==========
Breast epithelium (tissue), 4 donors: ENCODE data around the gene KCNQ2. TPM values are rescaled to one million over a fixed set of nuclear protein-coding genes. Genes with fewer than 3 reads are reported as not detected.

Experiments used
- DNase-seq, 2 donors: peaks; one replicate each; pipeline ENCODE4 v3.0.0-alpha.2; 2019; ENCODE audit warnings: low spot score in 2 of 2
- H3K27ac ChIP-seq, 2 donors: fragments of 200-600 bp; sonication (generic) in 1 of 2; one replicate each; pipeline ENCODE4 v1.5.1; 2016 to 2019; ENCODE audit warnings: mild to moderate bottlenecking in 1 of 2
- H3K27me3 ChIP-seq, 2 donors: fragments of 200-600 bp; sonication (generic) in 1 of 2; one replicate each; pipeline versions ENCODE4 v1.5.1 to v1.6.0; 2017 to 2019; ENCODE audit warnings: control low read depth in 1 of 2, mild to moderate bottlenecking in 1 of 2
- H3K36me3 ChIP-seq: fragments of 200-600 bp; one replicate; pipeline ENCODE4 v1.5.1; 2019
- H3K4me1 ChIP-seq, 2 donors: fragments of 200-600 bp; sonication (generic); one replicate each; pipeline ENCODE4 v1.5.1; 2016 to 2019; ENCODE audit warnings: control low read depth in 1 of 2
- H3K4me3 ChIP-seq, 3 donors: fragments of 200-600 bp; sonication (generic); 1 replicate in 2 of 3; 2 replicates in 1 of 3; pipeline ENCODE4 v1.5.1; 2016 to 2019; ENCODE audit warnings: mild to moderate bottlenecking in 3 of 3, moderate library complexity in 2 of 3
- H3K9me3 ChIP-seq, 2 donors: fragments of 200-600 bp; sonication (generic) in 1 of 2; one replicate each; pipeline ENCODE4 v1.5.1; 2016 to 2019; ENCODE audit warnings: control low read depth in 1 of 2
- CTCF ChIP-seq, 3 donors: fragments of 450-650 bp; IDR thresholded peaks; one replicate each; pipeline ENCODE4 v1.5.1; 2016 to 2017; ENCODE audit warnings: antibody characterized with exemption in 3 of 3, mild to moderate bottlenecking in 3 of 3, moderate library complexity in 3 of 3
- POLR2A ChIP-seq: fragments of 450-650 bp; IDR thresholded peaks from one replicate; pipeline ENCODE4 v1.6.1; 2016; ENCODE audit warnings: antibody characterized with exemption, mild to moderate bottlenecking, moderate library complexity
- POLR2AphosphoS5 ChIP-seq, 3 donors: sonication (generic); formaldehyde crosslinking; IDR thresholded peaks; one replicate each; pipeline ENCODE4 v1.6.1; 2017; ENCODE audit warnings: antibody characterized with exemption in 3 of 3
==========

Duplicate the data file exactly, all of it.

Breast epithelium (tissue), 4 donors: ENCODE data around the gene KCNQ2. TPM values are rescaled to one million over a fixed set of nuclear protein-coding genes. Genes with fewer than 3 reads are reported as not detected.

Experiments used
- DNase-seq, 2 donors: peaks; one replicate each; pipeline ENCODE4 v3.0.0-alpha.2; 2019; ENCODE audit warnings: low spot score in 2 of 2
- H3K27ac ChIP-seq, 2 donors: fragments of 200-600 bp; sonication (generic) in 1 of 2; one replicate each; pipeline ENCODE4 v1.5.1; 2016 to 2019; ENCODE audit warnings: mild to moderate bottlenecking in 1 of 2
- H3K27me3 ChIP-seq, 2 donors: fragments of 200-600 bp; sonication (generic) in 1 of 2; one replicate each; pipeline versions ENCODE4 v1.5.1 to v1.6.0; 2017 to 2019; ENCODE audit warnings: control low read depth in 1 of 2, mild to moderate bottlenecking in 1 of 2
- H3K36me3 ChIP-seq: fragments of 200-600 bp; one replicate; pipeline ENCODE4 v1.5.1; 2019
- H3K4me1 ChIP-seq, 2 donors: fragments of 200-600 bp; sonication (generic); one replicate each; pipeline ENCODE4 v1.5.1; 2016 to 2019; ENCODE audit warnings: control low read depth in 1 of 2
- H3K4me3 ChIP-seq, 3 donors: fragments of 200-600 bp; sonication (generic); 1 replicate in 2 of 3; 2 replicates in 1 of 3; pipeline ENCODE4 v1.5.1; 2016 to 2019; ENCODE audit warnings: mild to moderate bottlenecking in 3 of 3, moderate library complexity in 2 of 3
- H3K9me3 ChIP-seq, 2 donors: fragments of 200-600 bp; sonication (generic) in 1 of 2; one replicate each; pipeline ENCODE4 v1.5.1; 2016 to 2019; ENCODE audit warnings: control low read depth in 1 of 2
- CTCF ChIP-seq, 3 donors: fragments of 450-650 bp; IDR thresholded peaks; one replicate each; pipeline ENCODE4 v1.5.1; 2016 to 2017; ENCODE audit warnings: antibody characterized with exemption in 3 of 3, mild to moderate bottlenecking in 3 of 3, moderate library complexity in 3 of 3
- POLR2A ChIP-seq: fragments of 450-650 bp; IDR thresholded peaks from one replicate; pipeline ENCODE4 v1.6.1; 2016; ENCODE audit warnings: antibody characterized with exemption, mild to moderate bottlenecking, moderate library complexity
- POLR2AphosphoS5 ChIP-seq, 3 donors: sonication (generic); formaldehyde crosslinking; IDR thresholded peaks; one replicate each; pipeline ENCODE4 v1.6.1; 2017; ENCODE audit warnings: antibody characterized with exemption in 3 of 3